We had to say goodbye to Asian lioness Mette on Wednesday, July 12th after discussions between the coordinator of the European population management program in Aalborg (Denmark) and the veterinarians, curators, and caregivers in Blijdorp. She was four years old and born in Rotterdam.
From a young age, Mette struggled with neurological issues. This was evident in her abnormal gait, causing her to stumble often. Her symptoms worsened over time, and she deteriorated. Blijdorp didn't want to wait for the moment when she would be unable to stand. Her sisters, Asha and Reena, also have neurological symptoms but are currently less affected than Mette. For some time now, it's known that such neurological symptoms occur in more Asian lions in zoos and in the wild.
For this reason, there's an extensive study in collaboration with the European population management program and the University of Utrecht to identify the cause and prevalence of these neurological symptoms (ataxia), initiated by Blijdorp. This is crucial for the survival of the small remaining group of Asian lions in zoos and the wild. Mette's body will also be examined by the Faculty of Veterinary Medicine at the University of Utrecht.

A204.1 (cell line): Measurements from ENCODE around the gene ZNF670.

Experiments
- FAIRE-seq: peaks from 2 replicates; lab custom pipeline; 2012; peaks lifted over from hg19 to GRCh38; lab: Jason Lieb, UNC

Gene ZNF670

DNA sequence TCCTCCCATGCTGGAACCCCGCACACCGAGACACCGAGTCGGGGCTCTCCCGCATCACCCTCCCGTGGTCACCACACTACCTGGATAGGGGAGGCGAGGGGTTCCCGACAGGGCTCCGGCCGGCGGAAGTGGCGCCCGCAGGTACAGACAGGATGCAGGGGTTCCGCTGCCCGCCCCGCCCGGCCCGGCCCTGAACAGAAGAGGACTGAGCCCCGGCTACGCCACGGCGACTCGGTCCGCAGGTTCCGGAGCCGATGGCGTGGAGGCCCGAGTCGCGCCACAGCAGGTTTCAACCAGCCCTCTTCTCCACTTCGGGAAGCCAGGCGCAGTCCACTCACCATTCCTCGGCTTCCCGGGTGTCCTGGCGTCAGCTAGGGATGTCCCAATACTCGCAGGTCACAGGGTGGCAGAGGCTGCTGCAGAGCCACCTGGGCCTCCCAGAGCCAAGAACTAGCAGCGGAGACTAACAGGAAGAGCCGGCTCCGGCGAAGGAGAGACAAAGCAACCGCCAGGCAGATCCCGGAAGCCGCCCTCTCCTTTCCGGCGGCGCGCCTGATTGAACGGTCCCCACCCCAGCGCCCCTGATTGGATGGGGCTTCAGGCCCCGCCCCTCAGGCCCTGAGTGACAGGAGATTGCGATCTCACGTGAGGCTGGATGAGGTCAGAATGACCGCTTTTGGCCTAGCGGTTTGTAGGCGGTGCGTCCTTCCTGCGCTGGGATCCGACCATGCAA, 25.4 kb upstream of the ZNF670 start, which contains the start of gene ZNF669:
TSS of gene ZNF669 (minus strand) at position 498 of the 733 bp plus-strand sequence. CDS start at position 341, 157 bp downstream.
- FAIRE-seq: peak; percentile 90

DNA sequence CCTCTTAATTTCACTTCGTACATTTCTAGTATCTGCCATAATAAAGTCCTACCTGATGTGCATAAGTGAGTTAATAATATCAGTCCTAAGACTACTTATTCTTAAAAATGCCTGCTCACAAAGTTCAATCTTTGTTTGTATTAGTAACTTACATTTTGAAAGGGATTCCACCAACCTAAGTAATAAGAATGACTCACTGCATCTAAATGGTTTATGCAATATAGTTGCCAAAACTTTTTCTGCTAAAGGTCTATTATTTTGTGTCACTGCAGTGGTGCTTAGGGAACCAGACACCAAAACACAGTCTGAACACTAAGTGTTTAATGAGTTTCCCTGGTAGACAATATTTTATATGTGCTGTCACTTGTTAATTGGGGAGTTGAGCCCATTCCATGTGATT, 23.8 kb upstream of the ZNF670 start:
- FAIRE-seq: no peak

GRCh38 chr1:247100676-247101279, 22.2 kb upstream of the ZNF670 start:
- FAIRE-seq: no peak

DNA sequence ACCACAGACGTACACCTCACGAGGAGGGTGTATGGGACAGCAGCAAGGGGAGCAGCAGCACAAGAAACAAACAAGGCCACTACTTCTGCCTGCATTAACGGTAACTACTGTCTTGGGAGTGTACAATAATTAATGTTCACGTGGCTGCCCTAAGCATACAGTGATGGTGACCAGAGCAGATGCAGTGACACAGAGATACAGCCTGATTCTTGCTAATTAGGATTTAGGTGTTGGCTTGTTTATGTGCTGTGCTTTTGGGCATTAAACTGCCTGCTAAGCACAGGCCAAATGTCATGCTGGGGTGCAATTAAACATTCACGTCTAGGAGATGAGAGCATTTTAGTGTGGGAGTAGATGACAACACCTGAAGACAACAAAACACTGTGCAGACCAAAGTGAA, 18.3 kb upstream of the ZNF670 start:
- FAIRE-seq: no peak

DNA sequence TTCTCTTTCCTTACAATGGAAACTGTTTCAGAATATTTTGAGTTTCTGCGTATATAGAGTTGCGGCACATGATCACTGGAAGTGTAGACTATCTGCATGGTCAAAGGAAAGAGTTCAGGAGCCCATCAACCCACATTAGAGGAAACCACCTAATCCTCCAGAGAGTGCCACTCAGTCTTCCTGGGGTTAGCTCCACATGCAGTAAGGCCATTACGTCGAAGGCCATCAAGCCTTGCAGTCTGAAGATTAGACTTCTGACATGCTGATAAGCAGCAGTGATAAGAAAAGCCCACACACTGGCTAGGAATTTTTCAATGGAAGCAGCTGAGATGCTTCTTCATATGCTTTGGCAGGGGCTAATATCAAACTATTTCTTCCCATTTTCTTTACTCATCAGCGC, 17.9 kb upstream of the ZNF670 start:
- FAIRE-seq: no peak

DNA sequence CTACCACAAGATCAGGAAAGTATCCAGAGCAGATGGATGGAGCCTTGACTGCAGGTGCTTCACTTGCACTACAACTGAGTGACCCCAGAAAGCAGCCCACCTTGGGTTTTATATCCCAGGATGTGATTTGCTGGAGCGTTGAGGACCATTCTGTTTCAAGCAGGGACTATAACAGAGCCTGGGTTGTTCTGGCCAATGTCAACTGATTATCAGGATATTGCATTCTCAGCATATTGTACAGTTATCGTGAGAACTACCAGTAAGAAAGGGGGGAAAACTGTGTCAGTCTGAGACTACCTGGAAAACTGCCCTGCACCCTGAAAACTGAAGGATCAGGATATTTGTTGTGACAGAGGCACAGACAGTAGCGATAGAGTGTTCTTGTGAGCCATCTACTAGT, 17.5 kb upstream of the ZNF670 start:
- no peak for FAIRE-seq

The Asian lions in Blijdorp are part of a backup population to diversify risks and prevent extinction. In the wild, Asian lions are only found in the Gir Forest National Park, a protected area in Northwest India, with about 600 individuals left. Around 1900, there were fewer than twenty Asian lions remaining. All existing Asian lions are descendants of that small group.
Blijdorp has received a recommendation from the coordinator of the European population management program to introduce a new young breeding male to Lalana, Mette's mother, to form a genetically significant pair. Lalana doesn't have neurological issues.
Asian lions are less social than their African counterparts; they live in smaller groups. There are also visual differences. In general, Asians are slightly smaller, and the males have less dense manes. They also have a skin fold running the full length of their belly. The Asian lions are housed in a renovated national monument in Blijdorp with a spacious and green outdoor area.
Photo: Jolanda Berkelmans